The sound and spirit of Zimbabwe and Mozambique runs through the heart of Timbila and Chartwell Dutiro’s double album collection Sadza with the Head of a Mouse. Timbila is a New York-based band, led by Nora Balaban, that met in Zimbabwe in 1997. Since then they have delved into the rich heritage of southern Africa’s songs and instruments, adding their own East Village multicultural explorations to the music. Here they are joined by vocalist and mbira master Chartwell Dutiro, a former member of Thomas Mapfumo and the Blacks Unlimited who now resides in the U.K.
The project is split into two distinct parts. Sadza features Dutiro leading the group through their unique interpretations of traditional Zimbabwean classics. Mouse is produced by Dutiro and is made up of Timbila’s original compositions and arrangements. The appreciation for the melodies, harmonies and rhythms of Zimbabwe and Mozambique link the two halves together as Sadza with the Head of a Mouse.
Driving the group’s sound is the timbila xylophone of Mozambique and the mbira lamellophone of Zimbabwe. Joined by guitar, bass, violin, drums and percussion, the timbila and mbira lead the ensemble and weave an intricate foundation for the musicians to improvise over. Balaban plays the mbira and timbila and is the lead vocalist of Timbila. Her broad vocal arrangements, with backing from the voices of Louisa Bradshaw and violinist Rima Fand, are a key component of Timbila’s approach. Guitarist and Afropop Worldwide senior producer Banning Eyre’s contributions are dynamic throughout this project, adding a distinct ambiance to each composition.
This vibrant combination can be heard immediately on “Chakwi,” the opening track of Sadza. The steady, resonant sound of the timbila and the supportive plucked phrases of the mbira work with the bass and violin to establish a trancelike repetitive rhythm that glides under Dutiro’s passionate vocals. Eyre floats complementary melodic harmonies across the mix on his guitar while Fand’s violin joins warm backing vocals to add depth to a song about dealing with the hardships of colonialism.
“Bukatiende” is a piece about the suffering experienced during the Zimbabwean liberation struggle and the missing loved ones who have been lost. Dutiro wears his heart on his sleeve with his enthusiastic, pleading vocals. With tender accents from Fand’s violin and a more setback role for Eyre’s slow, chiming phrases, the song captures the balanced, layered sound this ensemble puts together so well. The a capella ending is a striking conclusion to this standout composition.
Acoustic and overdriven electric guitar combine well on “Taireva,” a track about a disregarded warning that has troubling consequences. “Chikende” is an uptempo, joyous song that requires eating sadza (the staple dish of Zimbabwe) with the head of a mouse (a Shona specialty) before dancing. The ecstatic, harmonized violin and group vocals give great substance to the composition.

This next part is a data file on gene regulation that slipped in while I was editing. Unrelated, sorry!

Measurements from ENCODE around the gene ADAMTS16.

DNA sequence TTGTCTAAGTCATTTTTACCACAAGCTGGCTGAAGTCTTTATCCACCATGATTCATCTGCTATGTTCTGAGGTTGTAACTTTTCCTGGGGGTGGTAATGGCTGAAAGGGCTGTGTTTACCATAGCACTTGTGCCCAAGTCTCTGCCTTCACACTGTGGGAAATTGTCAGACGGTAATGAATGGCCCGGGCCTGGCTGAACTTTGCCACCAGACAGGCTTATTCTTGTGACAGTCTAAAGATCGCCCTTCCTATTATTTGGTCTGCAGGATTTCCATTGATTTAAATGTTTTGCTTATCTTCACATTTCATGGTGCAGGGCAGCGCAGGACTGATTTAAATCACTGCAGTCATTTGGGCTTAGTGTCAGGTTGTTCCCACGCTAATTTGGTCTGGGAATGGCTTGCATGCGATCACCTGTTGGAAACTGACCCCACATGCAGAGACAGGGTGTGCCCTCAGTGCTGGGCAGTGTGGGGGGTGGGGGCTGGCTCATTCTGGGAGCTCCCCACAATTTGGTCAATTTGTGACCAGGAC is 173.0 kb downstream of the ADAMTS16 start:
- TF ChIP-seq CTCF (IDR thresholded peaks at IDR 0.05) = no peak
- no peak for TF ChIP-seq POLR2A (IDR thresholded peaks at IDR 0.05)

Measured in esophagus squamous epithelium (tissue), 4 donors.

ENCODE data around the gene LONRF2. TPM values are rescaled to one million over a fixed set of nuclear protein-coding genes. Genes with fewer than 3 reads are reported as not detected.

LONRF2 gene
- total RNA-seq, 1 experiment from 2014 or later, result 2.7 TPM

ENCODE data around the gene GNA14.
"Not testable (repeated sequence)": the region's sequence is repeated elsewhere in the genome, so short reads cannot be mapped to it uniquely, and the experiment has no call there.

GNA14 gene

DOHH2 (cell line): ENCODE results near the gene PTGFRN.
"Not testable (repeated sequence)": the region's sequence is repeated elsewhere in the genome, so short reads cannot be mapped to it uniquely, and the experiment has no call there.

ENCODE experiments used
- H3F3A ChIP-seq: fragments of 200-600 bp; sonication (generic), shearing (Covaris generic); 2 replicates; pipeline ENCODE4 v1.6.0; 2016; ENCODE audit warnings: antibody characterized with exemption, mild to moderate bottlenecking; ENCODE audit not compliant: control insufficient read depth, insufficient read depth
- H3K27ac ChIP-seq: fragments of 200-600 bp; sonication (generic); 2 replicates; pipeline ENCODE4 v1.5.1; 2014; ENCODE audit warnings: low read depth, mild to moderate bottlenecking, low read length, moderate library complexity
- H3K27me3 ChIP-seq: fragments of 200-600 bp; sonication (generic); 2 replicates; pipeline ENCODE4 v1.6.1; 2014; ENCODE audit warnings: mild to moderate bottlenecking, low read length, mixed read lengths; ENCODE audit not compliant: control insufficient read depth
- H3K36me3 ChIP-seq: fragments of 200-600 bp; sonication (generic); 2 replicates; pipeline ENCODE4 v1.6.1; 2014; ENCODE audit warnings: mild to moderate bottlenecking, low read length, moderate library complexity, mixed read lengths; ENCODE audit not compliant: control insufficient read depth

“Chinyan’anya” creeps along in a contemplative way with a busy bassline courtesy of Dirck Westervelt. The looping guitar and violin phrases playfully harmonize underneath Dutiro’s vocals in a number describing a ritual ceremony to call the ancestors. “Baya Wa Baya” is an ancient war song that builds slowly, sliding beautiful melodies and arpeggios into a fascinating arrangement.
Sadza concludes with “Nyuchi” which brilliantly throws tabla into the mix, changing the subtleties of the rhythm. This structured track shines with supportive group vocals and the crying out of Dutiro’s lead on a piece about the contradiction of life, with all its bitterness and sweetness, as well as a call for protectors.
Mouse sparks into life with “Walking the Pink Fire,” a driving original composition that cranks up the distortion on the timbila and puts the violin at the forefront. The combined resonance from the timbila and the violin is compelling, especially when accented by some nice lead guitar and a spacey drum solo by Bill Ruyle.
“My Heart Is a Real Thing” is a tender ballad based on the traditional song “Shanje.” Balaban handles all of the vocals in a lush vocal arrangement. The pace picks up for the catchy “Bones,” a twist on the traditional piece “Nyama Musango.” The playful guitar and violin duel builds to a climax as the musicians encourage one another to up the ante.
A gentle acoustic guitar opens “Toita Seiko,” a tune based on the traditional composition “Kariga Mombe.” The rustle of the resonant timbila shuffles with the percussion under a fine vocal arrangement which transitions well to the punchy “I’m Gone,” which has an exotic dub bridge that comes as a welcome surprise.
“Kiss Kiss Abyss” opens slowly before kicking up a gear in a great reimagining of the traditional “Mukatiende,” with the band firing on all cylinders. “Kachoo,” based on a Chopi timbila piece, is instantly catchy with the timbila and violin singing in unison.
The Mouse disc comes to a close with the reflective and soothing “Winter to Spring,” based on the traditional “Karinga Hore.” The song feels like a turning of seasons and wraps up this collection in a graceful way as Dutiro’s aching vocals join the ensemble towards the end of the track.
Across two different albums, Timbila and Chartwell Dutiro bring a particular style to these arrangements. The combination of the timbila and mbira, supported by violin and guitar, gives an immense amount of texture to the music. Added to the layered vocal arrangements and the irresistible rhythm of each track, Sadza with the Head of a Mouse delivers a gripping listening experience from start to finish.
Originally published in RootsWorld Magazine.